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DUBLIN THEATRE FESTIVAL: Richard III – Abbey Theatre, Dublin

Writer: William Shakespeare

Director: Garry Hynes

Reviewer: Sarah Hoover

Richard III (played with a nod to Antony Sher’s 1984 ‘bottle spider’ on two sticks by Druid favourite Aaron Monaghan) is a Teflon courtier; there is no good reason that his insectile climb up the ladder towards kingship isn’t thwarted. Why does Lady Anne (Siobhán Cullen) accept his marriage proposal, made over the corpse of the husband Richard killed? Why does the court so instantly accept his accusations of treason that Hastings’ (Garrett Lombard) execution happens within seconds of Richard’s demand? We accept the narrative because it steamrolls through one terrible murder to another and, rubberneckers at a pile-up, we can’t look away.

We certainly can’t look away from Garry Hynes’ well-constructed stage images, set within Francis Connor’s enveloping steel walls and Mars-scape cyc – grounded by its dirt floor complete with disappearing grave. Along with the leather-and-sparkles mod-Elizabethan costuming (co-designed by Doreen McKenna), the contrast between huge cool walls and warm lighting (designed with knife-edged precision by James F. Ingalls) emphasises the marks made on the court, literally printed in the dirt (most noticeably the line – dot movements of Monaghan’s disabled Richard). Ironically, though the women in the play (including the Kathleen Ní Houlihan-like phantom Margaret, played by Marie Mullen) are the oracles through which curses are pronounced, their huge, liquid trains wipe the dirt floor clean of footprints, erasing the deeds for which Richard is cursed.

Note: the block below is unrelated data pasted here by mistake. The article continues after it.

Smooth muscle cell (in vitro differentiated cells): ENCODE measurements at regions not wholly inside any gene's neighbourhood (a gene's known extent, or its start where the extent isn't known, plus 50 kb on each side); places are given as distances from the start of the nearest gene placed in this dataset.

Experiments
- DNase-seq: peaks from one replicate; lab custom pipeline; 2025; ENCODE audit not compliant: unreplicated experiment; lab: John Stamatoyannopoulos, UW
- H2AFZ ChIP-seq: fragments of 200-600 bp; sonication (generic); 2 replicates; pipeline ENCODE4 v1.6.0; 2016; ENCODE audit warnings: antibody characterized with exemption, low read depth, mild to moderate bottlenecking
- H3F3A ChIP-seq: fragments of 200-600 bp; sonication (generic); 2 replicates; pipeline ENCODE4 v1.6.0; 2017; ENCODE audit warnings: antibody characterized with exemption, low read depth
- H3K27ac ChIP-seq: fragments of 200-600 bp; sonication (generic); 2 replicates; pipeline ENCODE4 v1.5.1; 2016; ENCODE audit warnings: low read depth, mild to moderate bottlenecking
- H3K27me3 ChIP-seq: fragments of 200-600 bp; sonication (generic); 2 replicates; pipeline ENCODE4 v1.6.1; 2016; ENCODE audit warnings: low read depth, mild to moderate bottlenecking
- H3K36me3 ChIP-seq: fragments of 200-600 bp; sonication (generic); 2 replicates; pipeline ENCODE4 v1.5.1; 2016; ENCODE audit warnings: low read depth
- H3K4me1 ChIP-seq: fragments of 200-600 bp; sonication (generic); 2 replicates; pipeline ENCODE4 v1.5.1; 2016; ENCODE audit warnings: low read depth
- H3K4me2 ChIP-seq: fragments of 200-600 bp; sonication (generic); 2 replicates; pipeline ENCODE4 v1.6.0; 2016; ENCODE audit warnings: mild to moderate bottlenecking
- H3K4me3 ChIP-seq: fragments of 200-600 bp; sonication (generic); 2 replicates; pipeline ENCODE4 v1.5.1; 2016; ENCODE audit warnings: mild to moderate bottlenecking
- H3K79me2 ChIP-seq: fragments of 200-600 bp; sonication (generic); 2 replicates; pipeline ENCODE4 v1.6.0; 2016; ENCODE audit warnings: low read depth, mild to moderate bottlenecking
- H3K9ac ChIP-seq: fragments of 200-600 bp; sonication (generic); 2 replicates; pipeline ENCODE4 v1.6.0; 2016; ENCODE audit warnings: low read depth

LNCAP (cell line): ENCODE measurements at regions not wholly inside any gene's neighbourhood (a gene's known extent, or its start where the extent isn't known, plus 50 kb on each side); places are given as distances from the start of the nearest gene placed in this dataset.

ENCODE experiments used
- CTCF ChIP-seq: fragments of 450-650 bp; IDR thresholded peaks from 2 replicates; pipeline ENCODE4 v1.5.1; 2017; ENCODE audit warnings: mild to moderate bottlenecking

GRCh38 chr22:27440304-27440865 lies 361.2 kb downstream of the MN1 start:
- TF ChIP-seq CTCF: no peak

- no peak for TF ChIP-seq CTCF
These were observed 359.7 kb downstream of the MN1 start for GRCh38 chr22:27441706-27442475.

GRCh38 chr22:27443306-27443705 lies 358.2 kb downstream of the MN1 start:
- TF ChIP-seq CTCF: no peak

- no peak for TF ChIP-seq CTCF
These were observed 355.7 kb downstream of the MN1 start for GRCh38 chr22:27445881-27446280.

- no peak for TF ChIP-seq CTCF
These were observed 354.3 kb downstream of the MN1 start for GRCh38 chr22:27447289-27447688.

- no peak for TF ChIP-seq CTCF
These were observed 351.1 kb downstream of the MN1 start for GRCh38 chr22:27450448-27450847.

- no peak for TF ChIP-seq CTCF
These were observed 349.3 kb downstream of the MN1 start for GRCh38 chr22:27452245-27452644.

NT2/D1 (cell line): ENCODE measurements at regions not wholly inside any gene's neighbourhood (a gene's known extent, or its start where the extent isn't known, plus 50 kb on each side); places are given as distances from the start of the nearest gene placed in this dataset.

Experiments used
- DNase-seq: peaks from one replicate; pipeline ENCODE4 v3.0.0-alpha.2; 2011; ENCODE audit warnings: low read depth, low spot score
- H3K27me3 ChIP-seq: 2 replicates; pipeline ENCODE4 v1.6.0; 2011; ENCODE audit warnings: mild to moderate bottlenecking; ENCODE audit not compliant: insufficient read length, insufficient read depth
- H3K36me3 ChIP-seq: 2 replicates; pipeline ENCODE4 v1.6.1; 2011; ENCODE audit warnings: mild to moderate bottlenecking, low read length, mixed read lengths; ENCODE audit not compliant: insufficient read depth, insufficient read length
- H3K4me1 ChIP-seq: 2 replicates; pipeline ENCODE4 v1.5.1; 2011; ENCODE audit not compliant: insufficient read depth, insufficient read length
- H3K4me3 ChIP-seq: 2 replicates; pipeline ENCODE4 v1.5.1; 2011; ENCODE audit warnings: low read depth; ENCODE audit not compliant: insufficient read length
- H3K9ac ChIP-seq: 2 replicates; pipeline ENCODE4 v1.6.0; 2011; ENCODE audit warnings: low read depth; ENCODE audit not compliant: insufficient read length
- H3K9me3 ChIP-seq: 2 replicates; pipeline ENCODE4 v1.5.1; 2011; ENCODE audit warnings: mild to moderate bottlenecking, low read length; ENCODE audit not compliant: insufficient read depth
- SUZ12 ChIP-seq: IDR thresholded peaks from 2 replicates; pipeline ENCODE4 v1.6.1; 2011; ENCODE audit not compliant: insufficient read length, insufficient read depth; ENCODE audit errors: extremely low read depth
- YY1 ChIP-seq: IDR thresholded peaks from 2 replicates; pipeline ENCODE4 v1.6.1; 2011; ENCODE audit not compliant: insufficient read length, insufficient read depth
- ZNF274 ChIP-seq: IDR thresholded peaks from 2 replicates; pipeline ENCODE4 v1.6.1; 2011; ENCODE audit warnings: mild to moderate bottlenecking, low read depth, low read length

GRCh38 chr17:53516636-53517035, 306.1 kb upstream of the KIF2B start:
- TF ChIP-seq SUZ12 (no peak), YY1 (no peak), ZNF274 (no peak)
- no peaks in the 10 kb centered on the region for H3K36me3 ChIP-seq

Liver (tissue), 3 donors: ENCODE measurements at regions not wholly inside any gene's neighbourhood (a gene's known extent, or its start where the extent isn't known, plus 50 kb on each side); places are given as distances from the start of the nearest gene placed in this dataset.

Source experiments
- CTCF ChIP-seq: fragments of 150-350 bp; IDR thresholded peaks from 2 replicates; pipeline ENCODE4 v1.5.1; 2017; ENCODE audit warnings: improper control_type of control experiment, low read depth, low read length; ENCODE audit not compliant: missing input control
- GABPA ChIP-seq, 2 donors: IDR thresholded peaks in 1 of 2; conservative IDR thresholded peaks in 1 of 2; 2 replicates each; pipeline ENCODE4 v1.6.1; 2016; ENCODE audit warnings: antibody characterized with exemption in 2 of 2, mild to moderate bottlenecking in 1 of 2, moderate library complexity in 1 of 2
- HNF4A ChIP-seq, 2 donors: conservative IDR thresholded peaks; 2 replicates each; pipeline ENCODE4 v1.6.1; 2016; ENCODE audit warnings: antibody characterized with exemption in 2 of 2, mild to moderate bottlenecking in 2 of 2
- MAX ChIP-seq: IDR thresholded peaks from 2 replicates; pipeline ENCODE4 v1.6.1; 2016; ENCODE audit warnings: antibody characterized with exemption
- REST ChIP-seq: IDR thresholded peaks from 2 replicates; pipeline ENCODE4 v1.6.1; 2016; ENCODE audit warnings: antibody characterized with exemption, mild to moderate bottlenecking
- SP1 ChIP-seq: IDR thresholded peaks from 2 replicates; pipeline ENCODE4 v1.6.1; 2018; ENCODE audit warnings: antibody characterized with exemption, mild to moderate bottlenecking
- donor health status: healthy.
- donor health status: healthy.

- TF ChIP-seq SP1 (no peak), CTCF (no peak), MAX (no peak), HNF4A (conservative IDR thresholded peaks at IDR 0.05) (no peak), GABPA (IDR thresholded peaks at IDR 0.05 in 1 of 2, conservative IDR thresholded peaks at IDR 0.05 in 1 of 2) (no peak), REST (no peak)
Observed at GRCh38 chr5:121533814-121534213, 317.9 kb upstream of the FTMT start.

Monaghan too is clearly worth watching. His delivery varies masterfully between playful and vicious, athletic and injured. The tone of the piece, a dark humour edging into insanity, is mostly carried by his lively sense of timing. He makes excellent use of his sticks to extend the range of his movements, for example stretching almost horizontally toward the stricken King Edward to suck the juice out of every moment of Edward’s suffering. Marty Rea too carries the train-wreck sense that we should not be just sitting and watching him carry out Richard’s orders, though we are drawn to his bowler-hatted, Nordie-voiced Catesby. Rea is the matter-of-fact foil to Monaghan’s furor – particularly as he manages the increasing pace of executions (under cold fluorescents and using a bolt gun) with maximum dramatic impact.

Worth a mention for challenging Richard in quickness and cleverness is Queen Elizabeth, who finds a core of strength in Jane Brennan’s desperate delivery during Richard’s attempt to claim Elizabeth’s daughter. Ingrid Craigie’s Duchess of York and Rory Nolan’s Buckingham show us characters who have reason to care about Richard’s success (as his mother and co-conspirator), and whose betrayal shapes our attitude toward the megalomaniac. The entire ensemble (mostly in doubled parts and including Frank Blake, Peter Daly, Zara Devlin, Seán McGinley, and John Olohan) works effectively to backdrop the Shakespearean narrative – whose similarities to today’s political landscape are impossible to ignore.

Runs until 13 October 2018 | Image: Jack Robbie

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